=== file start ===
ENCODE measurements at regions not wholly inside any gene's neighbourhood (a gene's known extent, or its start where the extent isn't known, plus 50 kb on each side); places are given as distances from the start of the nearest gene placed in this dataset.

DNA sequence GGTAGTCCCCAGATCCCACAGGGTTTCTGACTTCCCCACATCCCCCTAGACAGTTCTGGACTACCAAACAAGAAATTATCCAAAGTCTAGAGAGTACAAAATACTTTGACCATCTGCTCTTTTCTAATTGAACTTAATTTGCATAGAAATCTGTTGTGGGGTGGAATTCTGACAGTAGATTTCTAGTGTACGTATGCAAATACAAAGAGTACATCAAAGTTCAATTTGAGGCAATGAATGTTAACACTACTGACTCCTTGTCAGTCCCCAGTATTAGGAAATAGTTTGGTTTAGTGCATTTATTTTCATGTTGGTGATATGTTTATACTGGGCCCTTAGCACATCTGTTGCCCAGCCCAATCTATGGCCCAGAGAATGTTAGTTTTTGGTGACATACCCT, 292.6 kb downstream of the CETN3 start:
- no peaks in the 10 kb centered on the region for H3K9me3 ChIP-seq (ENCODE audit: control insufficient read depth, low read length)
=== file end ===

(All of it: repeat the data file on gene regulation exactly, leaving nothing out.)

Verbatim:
ENCODE measurements at regions not wholly inside any gene's neighbourhood (a gene's known extent, or its start where the extent isn't known, plus 50 kb on each side); places are given as distances from the start of the nearest gene placed in this dataset.

DNA sequence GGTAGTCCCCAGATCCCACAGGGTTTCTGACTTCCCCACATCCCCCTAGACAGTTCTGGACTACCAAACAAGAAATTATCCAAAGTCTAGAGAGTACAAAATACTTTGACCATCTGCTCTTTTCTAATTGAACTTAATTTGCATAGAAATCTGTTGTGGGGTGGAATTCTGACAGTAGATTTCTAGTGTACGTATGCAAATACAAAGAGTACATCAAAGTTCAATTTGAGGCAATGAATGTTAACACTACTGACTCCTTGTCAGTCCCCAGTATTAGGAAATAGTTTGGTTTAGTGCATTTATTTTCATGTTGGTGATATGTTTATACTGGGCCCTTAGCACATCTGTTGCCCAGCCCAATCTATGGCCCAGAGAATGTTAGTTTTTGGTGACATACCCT, 292.6 kb downstream of the CETN3 start:
- no peaks in the 10 kb centered on the region for H3K9me3 ChIP-seq (ENCODE audit: control insufficient read depth, low read length)